Acknowledgments

This work was supported in part by National Natural Science Foundations of China (51202088 and 51271087) and the Opening Project of State Key Laboratory of High Performance Ceramics and Superfine Microstructure (SKL201405SIC).

Author Contributions

The manuscript was completed through contributions of all authors. Degang Zhao and Jiai Ning performed the experiments. Degang Zhao wrote the paper. Jiai Ning and Min Zuo contributed to the data analysis.

Conflicts of Interest

The authors declare no conflicts of interest.

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Figure 1. SEM image of fullerene powder with average particle size of 500 nm.
Figure 1. SEM image of fullerene powder with average particle size of 500 nm.
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Figure 2. SEM image of the 1.6 vol % C60/Cu2SnSe3 powder after ball milling.
Figure 2. SEM image of the 1.6 vol % C60/Cu2SnSe3 powder after ball milling.
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Figure 3. XRD patterns of sintered C60/Cu2SnSe3 composites.
Figure 3. XRD patterns of sintered C60/Cu2SnSe3 composites.
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Figure 4. (a) SEM microstructure of the sintered pure Cu2SnSe3; (b) SEM microstructure of sintered 1.6 vol % C60/Cu2SnSe3 composite.
Figure 4. (a) SEM microstructure of the sintered pure Cu2SnSe3; (b) SEM microstructure of sintered 1.6 vol % C60/Cu2SnSe3 composite.
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Figure 5. (a) SEM image of the sintered 1.6% C60/Cu2SnSe3 composite; (b) energy-dispersive X-ray spectroscopy (EDS) results of Cu2SnSe3 matrix and C60 phase.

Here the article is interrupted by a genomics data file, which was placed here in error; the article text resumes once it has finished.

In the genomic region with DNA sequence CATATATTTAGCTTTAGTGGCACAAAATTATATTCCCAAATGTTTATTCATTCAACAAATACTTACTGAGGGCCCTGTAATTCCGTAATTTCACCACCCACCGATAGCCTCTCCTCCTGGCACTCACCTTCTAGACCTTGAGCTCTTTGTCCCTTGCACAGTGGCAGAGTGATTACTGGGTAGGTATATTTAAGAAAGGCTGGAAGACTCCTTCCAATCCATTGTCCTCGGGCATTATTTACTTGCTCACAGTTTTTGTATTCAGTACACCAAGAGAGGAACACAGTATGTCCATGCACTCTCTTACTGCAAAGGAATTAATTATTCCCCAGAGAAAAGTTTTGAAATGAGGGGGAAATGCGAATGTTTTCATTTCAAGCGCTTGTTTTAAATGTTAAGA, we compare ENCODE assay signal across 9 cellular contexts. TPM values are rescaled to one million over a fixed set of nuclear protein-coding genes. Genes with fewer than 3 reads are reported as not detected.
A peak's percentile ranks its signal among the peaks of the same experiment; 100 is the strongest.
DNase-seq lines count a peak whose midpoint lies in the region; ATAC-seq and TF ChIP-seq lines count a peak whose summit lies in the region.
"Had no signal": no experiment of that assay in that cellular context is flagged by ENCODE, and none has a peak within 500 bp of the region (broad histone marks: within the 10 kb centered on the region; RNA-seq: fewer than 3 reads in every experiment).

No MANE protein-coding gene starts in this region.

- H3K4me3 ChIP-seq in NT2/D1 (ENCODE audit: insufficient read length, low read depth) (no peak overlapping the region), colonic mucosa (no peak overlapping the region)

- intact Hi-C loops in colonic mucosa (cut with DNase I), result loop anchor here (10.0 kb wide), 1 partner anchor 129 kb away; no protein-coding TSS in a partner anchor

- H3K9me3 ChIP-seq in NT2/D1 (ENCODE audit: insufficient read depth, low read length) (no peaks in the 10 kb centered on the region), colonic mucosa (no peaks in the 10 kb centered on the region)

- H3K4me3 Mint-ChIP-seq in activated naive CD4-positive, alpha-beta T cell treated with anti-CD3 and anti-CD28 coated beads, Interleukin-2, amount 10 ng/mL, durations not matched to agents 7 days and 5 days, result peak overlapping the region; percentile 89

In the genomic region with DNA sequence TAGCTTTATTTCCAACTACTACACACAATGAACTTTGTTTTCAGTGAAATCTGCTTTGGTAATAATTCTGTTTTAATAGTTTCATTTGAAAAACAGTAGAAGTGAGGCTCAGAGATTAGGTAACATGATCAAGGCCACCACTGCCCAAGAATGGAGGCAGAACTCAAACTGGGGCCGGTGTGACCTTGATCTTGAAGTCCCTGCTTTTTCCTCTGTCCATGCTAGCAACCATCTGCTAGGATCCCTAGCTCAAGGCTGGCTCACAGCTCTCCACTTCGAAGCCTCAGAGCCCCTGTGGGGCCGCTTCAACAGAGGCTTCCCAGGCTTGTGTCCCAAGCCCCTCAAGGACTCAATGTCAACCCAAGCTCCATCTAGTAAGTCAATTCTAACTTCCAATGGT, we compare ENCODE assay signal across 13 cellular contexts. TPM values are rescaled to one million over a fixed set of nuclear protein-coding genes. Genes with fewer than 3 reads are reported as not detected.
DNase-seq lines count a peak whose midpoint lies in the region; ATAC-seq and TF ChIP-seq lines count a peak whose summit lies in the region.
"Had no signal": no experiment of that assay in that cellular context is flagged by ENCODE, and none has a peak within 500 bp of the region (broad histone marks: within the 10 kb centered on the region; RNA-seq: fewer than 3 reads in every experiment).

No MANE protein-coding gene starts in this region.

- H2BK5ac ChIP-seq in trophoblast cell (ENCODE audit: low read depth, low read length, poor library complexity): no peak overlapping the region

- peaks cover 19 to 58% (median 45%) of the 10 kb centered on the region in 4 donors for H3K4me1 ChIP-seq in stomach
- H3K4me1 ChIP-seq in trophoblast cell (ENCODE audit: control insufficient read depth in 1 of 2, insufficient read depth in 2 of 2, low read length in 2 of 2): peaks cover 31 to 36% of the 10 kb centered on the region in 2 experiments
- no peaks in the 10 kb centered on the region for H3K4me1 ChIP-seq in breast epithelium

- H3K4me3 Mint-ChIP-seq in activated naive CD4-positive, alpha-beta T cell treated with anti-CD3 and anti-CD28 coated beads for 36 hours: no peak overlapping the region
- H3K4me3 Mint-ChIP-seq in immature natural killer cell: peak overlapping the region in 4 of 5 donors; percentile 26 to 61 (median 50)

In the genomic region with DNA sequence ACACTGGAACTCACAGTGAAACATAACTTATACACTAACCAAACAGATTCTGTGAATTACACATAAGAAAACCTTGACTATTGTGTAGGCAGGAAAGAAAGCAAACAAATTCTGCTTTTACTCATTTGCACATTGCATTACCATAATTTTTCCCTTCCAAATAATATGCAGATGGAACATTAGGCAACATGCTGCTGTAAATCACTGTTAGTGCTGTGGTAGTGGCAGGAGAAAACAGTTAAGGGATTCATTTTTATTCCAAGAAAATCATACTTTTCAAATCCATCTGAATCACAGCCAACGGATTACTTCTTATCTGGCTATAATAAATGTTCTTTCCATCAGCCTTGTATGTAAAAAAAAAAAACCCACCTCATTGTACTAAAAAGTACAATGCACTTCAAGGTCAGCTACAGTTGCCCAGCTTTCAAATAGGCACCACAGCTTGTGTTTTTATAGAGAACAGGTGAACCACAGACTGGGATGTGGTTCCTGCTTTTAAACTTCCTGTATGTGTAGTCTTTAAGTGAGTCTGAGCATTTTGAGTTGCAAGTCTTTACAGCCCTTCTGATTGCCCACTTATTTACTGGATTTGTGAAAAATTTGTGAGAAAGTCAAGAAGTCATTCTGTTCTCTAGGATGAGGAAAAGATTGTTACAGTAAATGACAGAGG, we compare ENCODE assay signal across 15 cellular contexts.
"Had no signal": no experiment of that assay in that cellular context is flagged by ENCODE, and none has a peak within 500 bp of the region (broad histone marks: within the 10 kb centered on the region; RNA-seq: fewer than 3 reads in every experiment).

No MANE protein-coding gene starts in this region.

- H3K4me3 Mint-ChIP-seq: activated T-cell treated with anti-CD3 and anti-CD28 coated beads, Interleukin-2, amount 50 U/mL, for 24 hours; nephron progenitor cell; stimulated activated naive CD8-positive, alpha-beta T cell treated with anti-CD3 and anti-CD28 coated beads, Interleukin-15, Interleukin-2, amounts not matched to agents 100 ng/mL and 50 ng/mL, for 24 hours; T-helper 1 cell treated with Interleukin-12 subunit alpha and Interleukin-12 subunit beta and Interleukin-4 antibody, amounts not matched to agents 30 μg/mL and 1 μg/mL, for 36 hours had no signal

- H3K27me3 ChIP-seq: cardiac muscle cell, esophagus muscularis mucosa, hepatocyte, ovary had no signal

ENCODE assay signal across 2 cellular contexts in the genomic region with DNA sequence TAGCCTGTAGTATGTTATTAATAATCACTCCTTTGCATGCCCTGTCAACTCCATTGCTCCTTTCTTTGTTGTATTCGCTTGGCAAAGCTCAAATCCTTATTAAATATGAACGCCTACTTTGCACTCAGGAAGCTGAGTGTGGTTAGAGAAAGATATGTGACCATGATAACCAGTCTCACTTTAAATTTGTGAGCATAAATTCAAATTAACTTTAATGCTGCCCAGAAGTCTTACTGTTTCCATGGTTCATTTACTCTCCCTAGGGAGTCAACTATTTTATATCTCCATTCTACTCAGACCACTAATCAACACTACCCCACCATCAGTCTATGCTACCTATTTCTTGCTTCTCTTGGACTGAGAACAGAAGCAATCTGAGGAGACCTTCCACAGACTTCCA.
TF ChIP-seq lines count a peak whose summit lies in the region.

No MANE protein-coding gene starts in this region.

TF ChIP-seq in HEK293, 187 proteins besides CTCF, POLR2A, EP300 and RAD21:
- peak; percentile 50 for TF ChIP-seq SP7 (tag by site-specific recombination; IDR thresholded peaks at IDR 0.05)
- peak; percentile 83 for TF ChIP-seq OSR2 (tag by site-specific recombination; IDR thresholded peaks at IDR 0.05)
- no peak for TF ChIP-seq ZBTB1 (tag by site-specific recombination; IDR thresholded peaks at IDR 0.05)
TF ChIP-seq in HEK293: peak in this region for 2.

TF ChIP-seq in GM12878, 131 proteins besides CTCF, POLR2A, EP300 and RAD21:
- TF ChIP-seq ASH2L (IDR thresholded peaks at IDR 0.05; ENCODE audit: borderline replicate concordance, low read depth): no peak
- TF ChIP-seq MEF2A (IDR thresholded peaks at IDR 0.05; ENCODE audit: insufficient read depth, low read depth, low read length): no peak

Figure 5. (a) SEM image of the sintered 1.6% C60/Cu2SnSe3 composite; (b) energy-dispersive X-ray spectroscopy (EDS) results of Cu2SnSe3 matrix and C60 phase.
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Figure 6. High-resolution transmission electron microscopy (HRTEM) image of a C60 particle in the C60/Cu2SnSe3 composite.
Figure 6. High-resolution transmission electron microscopy (HRTEM) image of a C60 particle in the C60/Cu2SnSe3 composite.
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Figure 7. Temperature dependence of electrical conductivity (σ) of C60/Cu2SnSe3 composites.
Figure 7. Temperature dependence of electrical conductivity (σ) of C60/Cu2SnSe3 composites.
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Figure 8. Temperature dependence of Seebeck coefficient (α) of C60/Cu2SnSe3 composites.
Figure 8. Temperature dependence of Seebeck coefficient (α) of C60/Cu2SnSe3 composites.
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Figure 9. Temperature dependence of carrier mobility (μH) of C60/Cu2SnSe3 composites.
Figure 9. Temperature dependence of carrier mobility (μH) of C60/Cu2SnSe3 composites.
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Figure 10. (a) Temperature dependence of total thermal conductivity (κ) of C60/Cu2SnSe3 composites; (b) temperature dependence of lattice thermal conductivity (κL) of C60/Cu2SnSe3 composites.
Figure 10. (a) Temperature dependence of total thermal conductivity (κ) of C60/Cu2SnSe3 composites; (b) temperature dependence of lattice thermal conductivity (κL) of C60/Cu2SnSe3 composites.
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Figure 11. Temperature dependence of the dimensionless figure of merit of (ZT) of C60/Cu2SnSe3 composites.
Figure 11. Temperature dependence of the dimensionless figure of merit of (ZT) of C60/Cu2SnSe3 composites.
Materials 09 00629 g011
Table 1. Chemical composition, some physical and structural parameters of xC60/Cu2SnSe3 composites at room temperature.
Table 1. Chemical composition, some physical and structural parameters of xC60/Cu2SnSe3 composites at room temperature.
x (vol %)Relative Densityσ (Ω−1·cm−1)p (1019cm−3)μH (cm2/Vs)α (μV/K)κL (Wm−1·K−1)m* (m0)
098.7%1273.7421.21312.772.6
0.497.2%1104.8114.31652.222.8
0.898.9%905.0111.21882.062.9
1.298.2%754.989.42251.963.1
1.697.9%625.097.62521.813.2